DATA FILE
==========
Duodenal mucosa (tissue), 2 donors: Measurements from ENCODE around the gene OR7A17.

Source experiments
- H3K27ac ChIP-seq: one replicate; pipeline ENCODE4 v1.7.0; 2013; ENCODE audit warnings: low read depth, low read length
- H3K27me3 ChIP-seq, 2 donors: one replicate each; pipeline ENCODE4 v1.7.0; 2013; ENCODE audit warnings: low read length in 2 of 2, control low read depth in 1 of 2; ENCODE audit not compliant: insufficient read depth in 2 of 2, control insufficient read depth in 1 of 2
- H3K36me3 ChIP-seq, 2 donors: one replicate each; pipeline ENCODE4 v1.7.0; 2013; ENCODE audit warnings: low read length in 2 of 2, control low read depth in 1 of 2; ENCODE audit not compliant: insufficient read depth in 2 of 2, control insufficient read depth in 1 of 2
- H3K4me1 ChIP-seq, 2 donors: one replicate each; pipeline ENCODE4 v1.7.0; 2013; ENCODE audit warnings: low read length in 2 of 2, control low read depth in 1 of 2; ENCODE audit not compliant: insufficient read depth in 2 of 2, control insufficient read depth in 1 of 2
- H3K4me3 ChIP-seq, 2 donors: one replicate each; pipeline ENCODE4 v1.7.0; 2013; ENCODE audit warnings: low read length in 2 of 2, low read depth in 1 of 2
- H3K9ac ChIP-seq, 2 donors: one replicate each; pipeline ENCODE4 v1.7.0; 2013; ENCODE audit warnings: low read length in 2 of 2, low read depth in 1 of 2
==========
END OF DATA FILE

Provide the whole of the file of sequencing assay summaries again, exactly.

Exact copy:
Duodenal mucosa (tissue), 2 donors: Measurements from ENCODE around the gene OR7A17.

Source experiments
- H3K27ac ChIP-seq: one replicate; pipeline ENCODE4 v1.7.0; 2013; ENCODE audit warnings: low read depth, low read length
- H3K27me3 ChIP-seq, 2 donors: one replicate each; pipeline ENCODE4 v1.7.0; 2013; ENCODE audit warnings: low read length in 2 of 2, control low read depth in 1 of 2; ENCODE audit not compliant: insufficient read depth in 2 of 2, control insufficient read depth in 1 of 2
- H3K36me3 ChIP-seq, 2 donors: one replicate each; pipeline ENCODE4 v1.7.0; 2013; ENCODE audit warnings: low read length in 2 of 2, control low read depth in 1 of 2; ENCODE audit not compliant: insufficient read depth in 2 of 2, control insufficient read depth in 1 of 2
- H3K4me1 ChIP-seq, 2 donors: one replicate each; pipeline ENCODE4 v1.7.0; 2013; ENCODE audit warnings: low read length in 2 of 2, control low read depth in 1 of 2; ENCODE audit not compliant: insufficient read depth in 2 of 2, control insufficient read depth in 1 of 2
- H3K4me3 ChIP-seq, 2 donors: one replicate each; pipeline ENCODE4 v1.7.0; 2013; ENCODE audit warnings: low read length in 2 of 2, low read depth in 1 of 2
- H3K9ac ChIP-seq, 2 donors: one replicate each; pipeline ENCODE4 v1.7.0; 2013; ENCODE audit warnings: low read length in 2 of 2, low read depth in 1 of 2